The UK’s output of carbon dioxide (CO2) has fallen in half. And confusing as it might seem, that’s a bad thing.
CO2 is most commonly associated with greenhouse gas emissions, which we’re meant to be cutting down on. However, CO2 is also a critical industrial gas. It’s used in everything from packaging to keep meat fresh, to stunning pigs and chickens for slaughter; producing fizzy drinks to dispensing beer; promoting plant growth; and making fire extinguishers.
So a shortage raises the spectre of not just higher prices, but shortages of certain foodstuffs and products.
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So why are we low on CO2 and what might it mean for your money?
What is CO2 and why is it so important?
The CO2 shortage comes at a very bad time. The Covid-19 pandemic and, to an extent, Brexit had already exposed the fragility of our supply chains, with the most obvious symptom being a worldwide shortage of HGV drivers. These factors were already driving up inflation and threatening to leave shelves empty.
So what’s causing it? Much of the CO2 shortage is a direct result of the spike in natural gas prices (which has driven UK energy prices to record highs). You can read about that here.
To cut a long story short, the high price of natural gas has resulted in fertiliser producer CF Industries shutting down two plants in Teesside and Cheshire, simply because they’re not economical to run. Combined, these two plants account for 40% of the UK’s fertiliser production.
That’s bad enough in itself – but they also produce CO2 as a by-product. So not only were they responsible for a big chunk of our fertiliser supply, but also 60% of domestic food-grade CO2 production.
This is all being exacerbated by the fact that the UK cannot rely on replacement imports from Europe, because plants on the continent are being hit by the same problems. For example, a Dutch plant that normally supplies the UK with CO2 is prioritising its European Union clients, reports Bloomberg.
How badly does the CO2 shortage threaten food supplies?
This isn’t the first time we’ve faced a CO2 shortage. In 2018, the UK experienced an acute shortage when operators shut down production plants for maintenance and an unusually long heatwave kept demand for drinks and frozen products high.
This time, however, the situation is looking worse as both the fertiliser plants were closed indefinitely rather than just for maintenance work, although it now looks as though the government has come to a deal to get the plants running again (more on that in a moment).
In any case, the British Soft Drinks Association has warned it is only a matter of days before the CO2 stockpiles required to produce beverages run out. AG Barr, the maker of Scotland’s flagship carbonated drink, Irn-Bru, warned on Monday that the CO2 shortage may hit production.
Meanwhile, retailers have been expressing alarm on what the shortage might mean for the next few weeks, let alone the run-up to Christmas. “This is no longer about whether or not Christmas will be OK – it's about keeping the wheels turning and the lights on so we can actually get to Christmas. This could become a problem over the coming days and weeks, so this is not an issue that's months away”, said Richard Walker, Iceland’s managing director.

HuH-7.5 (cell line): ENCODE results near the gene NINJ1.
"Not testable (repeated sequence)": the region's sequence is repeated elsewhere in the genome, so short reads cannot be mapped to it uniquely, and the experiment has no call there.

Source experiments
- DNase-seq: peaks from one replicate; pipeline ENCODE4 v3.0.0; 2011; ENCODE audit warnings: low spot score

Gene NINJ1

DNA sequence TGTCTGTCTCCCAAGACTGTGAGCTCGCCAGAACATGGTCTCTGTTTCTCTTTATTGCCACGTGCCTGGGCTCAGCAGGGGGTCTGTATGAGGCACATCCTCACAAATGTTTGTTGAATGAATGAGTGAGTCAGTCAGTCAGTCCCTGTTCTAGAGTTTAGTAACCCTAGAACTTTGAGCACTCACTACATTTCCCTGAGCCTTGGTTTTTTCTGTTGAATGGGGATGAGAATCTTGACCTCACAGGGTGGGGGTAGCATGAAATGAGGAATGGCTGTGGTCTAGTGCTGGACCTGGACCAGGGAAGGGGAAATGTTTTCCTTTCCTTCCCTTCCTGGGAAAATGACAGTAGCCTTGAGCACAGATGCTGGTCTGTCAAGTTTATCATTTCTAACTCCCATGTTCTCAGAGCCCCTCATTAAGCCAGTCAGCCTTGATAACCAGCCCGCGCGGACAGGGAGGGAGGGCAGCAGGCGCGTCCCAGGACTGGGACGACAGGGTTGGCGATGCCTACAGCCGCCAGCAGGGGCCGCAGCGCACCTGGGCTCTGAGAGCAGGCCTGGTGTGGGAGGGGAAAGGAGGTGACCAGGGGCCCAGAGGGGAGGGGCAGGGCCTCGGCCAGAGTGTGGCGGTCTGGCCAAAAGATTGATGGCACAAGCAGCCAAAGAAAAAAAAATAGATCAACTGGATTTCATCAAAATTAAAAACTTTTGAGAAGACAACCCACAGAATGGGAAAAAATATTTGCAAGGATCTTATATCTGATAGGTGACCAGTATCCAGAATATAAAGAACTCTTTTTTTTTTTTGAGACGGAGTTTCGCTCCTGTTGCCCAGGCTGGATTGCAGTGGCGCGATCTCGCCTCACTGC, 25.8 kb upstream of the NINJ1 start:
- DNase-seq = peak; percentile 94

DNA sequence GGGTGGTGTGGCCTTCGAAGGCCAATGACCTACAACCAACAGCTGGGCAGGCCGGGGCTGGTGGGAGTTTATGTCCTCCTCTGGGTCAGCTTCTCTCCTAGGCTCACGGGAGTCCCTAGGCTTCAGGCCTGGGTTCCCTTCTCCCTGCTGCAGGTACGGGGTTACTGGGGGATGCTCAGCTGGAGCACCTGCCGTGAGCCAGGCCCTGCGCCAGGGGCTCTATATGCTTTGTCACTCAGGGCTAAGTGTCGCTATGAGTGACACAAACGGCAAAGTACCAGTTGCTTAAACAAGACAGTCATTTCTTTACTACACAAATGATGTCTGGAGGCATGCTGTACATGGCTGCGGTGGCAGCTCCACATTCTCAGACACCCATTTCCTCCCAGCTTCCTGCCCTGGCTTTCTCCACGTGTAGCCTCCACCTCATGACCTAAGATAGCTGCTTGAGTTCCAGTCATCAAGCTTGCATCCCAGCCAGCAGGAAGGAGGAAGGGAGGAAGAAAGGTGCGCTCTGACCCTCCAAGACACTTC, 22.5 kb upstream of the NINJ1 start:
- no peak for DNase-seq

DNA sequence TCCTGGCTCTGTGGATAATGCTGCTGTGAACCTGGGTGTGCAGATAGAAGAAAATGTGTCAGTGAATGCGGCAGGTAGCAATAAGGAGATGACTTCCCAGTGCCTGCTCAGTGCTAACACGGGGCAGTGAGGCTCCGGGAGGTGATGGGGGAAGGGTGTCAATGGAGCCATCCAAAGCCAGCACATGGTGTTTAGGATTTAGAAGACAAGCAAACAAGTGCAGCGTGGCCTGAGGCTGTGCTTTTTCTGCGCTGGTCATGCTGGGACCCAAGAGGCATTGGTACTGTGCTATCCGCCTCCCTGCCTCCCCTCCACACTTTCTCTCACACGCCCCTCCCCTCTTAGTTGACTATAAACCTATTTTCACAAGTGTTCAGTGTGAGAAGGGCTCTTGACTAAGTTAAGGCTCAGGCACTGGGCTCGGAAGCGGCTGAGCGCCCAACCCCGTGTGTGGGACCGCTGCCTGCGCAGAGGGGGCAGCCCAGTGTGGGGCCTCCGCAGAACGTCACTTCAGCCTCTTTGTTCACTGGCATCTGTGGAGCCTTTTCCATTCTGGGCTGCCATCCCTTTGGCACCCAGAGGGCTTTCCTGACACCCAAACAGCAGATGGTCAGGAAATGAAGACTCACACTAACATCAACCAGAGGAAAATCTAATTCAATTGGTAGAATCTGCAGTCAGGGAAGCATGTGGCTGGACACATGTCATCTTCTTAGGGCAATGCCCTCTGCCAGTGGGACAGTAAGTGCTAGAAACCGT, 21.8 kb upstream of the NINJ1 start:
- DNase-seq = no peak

Pig farmers have warned that they may only be a few weeks away from having to partake in the first mass killing of livestock on farms in 20 years if the shortage persists, reports ITV.
How can CO2 production be increased?
As Lilah Howson Smith, a senior analyst at political risk consultancy Global Counsel, points out to the BBC, raising the CO2 supply is tricky because "it's dependent on the supply and demand for fertiliser, not demand for the CO2 itself. That means there is a real fractured sense of responsibility when it comes to solving the problem.”
In short, the easiest way to deal with the problem is to get the fertiliser factories back online. The good news is that the government has struck a deal to do just that. As the BBC reports: “it is not yet clear what incentives” the company has been offered, and it could also take up to three days to get the plants producing CO2 again.
What is the effect on consumers and investors?
Consumers were already facing higher prices and food price inflation. Hopefully the resumption of fertiliser production might at least prevent the worst of that.
For investors, the effect is a little more complicated because of the number of different variables involved. But boiling it down, the CO2 crisis is ultimately a symptom of soaring energy prices. And as my colleague John pointed out this morning, investors looking to play the energy crisis might be best to tap into the oil and gas market, either directly or via funds to make money from soaring energy prices.
Soaring energy prices and a shortage of CO2 shows that for all that talk of phasing out fossil fuels and becoming more environmentally friendly, we still need help to transition from the old world to our new clean future, regardless of how ambitious the targets set by politicians appear. So it is likely that demand for oil won’t go away any time soon – it’s worth investing accordingly.
Saloni is a web writer for MoneyWeek focusing on personal finance and global financial markets. Her work has appeared in FTAdviser (part of the Financial Times), Business Insider and City A.M, among other publications. She holds a masters in international journalism from City, University of London.
Follow her on Twitter at @sardana_saloni
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